The increased prevalence of overweight adults has serious health consequences. Epidemiological studies suggest an association between low activity and being overweight; however, few studies have objectively measured activity during a period of weight gain, so it is unknown whether low activity is a cause or consequence of being overweight. To determine whether individual differences in adult weight gain are linked to an individual's activity level, we measured activity, via accelerometry, over a prolonged period (9 mo) in 18 adult female rhesus monkeys. Weight, food intake, metabolic rate, and activity were first monitored over a 3-mo period. During this period, there was mild but significant weight gain (5.5 ± 0.88%; t = -6.3, df = 17, P < 0.0001), whereas caloric intake and activity remained stable. Metabolic rate increased, as expected, with weight gain. Activity level correlated with weight gain (r = -0.52, P = 0.04), and the most active monkeys gained less weight than the least active monkeys (t = -2.74, df = 8, P = 0.03). Moreover, there was an eightfold difference in activity between the most and least active monkeys, and initial activity of each monkey was highly correlated with their activity after 9 mo (r = 0.85, P < 0.0001). In contrast, food intake did not correlate with weight gain, and there was no difference in weight gain between monkeys with the highest vs. lowest caloric intake, total metabolic rate, or basal metabolic rate. We conclude that physical activity is a particularly important factor contributing to weight change in adulthood and that there are large, but stable, differences in physical activity among individuals.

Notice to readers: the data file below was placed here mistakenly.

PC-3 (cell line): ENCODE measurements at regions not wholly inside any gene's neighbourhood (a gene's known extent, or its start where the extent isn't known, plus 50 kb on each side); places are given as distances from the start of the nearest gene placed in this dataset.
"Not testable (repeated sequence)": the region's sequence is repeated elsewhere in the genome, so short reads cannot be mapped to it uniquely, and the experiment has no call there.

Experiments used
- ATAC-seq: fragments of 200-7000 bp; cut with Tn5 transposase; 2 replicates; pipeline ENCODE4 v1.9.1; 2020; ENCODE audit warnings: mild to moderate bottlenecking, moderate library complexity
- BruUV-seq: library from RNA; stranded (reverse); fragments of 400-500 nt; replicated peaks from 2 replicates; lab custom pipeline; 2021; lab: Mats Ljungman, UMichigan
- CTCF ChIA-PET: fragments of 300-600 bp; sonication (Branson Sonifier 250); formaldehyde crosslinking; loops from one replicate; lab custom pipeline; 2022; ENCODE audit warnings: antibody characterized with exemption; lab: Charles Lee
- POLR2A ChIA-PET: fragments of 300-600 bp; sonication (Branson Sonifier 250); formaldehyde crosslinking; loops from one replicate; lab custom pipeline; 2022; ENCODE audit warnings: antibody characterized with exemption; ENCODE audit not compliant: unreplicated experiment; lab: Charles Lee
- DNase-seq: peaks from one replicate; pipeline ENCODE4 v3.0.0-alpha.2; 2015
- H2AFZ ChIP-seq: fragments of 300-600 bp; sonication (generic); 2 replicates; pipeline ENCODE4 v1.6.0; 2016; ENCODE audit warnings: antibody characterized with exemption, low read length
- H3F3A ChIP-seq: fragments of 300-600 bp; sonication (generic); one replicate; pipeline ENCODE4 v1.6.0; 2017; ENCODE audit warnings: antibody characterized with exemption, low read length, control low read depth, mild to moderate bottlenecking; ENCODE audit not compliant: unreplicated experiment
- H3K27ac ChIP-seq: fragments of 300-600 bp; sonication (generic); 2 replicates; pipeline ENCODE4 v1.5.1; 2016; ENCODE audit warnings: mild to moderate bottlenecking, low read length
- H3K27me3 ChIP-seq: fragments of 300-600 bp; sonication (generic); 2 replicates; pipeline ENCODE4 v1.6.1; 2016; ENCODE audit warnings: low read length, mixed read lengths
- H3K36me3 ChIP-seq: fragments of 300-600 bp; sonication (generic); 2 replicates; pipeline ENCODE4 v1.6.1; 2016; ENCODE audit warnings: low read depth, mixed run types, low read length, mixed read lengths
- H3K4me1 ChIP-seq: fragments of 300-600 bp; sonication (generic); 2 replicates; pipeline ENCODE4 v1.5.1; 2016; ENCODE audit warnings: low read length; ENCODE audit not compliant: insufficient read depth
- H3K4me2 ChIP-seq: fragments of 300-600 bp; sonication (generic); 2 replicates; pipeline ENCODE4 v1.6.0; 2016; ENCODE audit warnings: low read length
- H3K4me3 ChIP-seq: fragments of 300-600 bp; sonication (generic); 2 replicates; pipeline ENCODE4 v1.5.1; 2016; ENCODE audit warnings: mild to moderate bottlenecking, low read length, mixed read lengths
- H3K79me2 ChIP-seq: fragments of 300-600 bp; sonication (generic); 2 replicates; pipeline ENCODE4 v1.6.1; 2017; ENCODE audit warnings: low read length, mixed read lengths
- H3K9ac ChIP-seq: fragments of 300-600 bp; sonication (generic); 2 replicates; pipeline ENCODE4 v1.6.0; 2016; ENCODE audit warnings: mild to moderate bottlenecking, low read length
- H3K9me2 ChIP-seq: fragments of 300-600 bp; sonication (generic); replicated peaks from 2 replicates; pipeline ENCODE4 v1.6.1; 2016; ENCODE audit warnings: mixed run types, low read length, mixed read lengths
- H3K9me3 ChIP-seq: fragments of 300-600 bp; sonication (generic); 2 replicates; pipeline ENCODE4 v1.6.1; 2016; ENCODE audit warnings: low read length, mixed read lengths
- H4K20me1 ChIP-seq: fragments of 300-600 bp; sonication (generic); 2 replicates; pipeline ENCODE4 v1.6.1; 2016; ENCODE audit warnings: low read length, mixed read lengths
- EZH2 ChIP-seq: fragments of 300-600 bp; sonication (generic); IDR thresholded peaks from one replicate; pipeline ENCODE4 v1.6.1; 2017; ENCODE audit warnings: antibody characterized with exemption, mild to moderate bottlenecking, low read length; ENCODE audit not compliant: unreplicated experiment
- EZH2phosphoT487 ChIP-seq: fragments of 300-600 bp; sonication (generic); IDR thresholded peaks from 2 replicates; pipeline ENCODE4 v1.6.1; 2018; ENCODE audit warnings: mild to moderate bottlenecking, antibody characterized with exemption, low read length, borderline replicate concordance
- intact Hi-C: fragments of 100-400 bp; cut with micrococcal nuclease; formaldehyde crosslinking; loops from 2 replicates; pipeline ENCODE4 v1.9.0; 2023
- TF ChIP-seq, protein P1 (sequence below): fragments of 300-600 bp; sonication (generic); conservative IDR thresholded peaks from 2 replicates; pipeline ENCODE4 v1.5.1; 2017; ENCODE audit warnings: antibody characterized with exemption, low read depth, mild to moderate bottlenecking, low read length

|Original language||English (US)|
|Journal||American Journal of Physiology - Regulatory Integrative and Comparative Physiology|
|State||Published - 2006|
- Energy balance
- Weight gain
ASJC Scopus subject areas
- Physiology (medical)